A Brief History of Genocide in Rwanda
Rwanda, an East African country of 12,000,000 people, is on a land mass the size of Maryland. It gained notoriety in 1994 as the site of one of the worst genocides the world has known. In a carefully orchestrated plan developed by the previous government, nearly 1,000,000 men, women, and children were killed from March to July of that year, including many of the country's teachers, doctors, lawyers, judges, and other professionals.
In July 1994, the government was taken over by the army of Rwandan Patriotic Front "RPF", which consisted mainly of Rwandans who were exiled to neighboring countries in earlier persecutions. Attempting to reunite the country, the RPF has welcomed back approximately 3 million refugees, including its former enemies who were scattered in the conflict of 1994. Now Rwanda faces the difficult task of rebuilding the country and reuniting its people.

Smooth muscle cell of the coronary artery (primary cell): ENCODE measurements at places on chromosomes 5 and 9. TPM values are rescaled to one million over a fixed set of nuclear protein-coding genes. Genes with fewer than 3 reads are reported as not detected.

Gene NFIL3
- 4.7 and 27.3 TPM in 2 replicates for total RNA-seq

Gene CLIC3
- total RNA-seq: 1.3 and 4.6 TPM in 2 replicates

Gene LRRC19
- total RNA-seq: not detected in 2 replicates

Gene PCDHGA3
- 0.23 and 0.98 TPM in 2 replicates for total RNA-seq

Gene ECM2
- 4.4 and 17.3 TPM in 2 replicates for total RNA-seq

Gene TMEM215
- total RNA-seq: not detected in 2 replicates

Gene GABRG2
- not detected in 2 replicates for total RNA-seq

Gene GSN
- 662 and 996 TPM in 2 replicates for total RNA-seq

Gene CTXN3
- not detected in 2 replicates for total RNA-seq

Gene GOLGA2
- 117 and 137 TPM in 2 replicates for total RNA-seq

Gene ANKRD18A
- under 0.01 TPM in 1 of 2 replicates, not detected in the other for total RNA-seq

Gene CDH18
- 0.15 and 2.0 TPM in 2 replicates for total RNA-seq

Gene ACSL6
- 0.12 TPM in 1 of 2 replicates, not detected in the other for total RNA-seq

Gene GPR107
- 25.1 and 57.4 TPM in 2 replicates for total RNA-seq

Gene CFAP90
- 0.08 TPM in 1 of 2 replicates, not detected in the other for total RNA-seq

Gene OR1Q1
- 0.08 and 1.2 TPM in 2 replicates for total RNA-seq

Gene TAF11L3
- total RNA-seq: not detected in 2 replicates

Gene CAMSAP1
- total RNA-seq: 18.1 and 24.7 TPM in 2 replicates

For more information on the genocide in Rwanda, please read PBS' Frontline: 100 Days of Slaughter; A Chronology of U.S./U.N. Actions, as well as the United Nations Rwandan Genocide Report.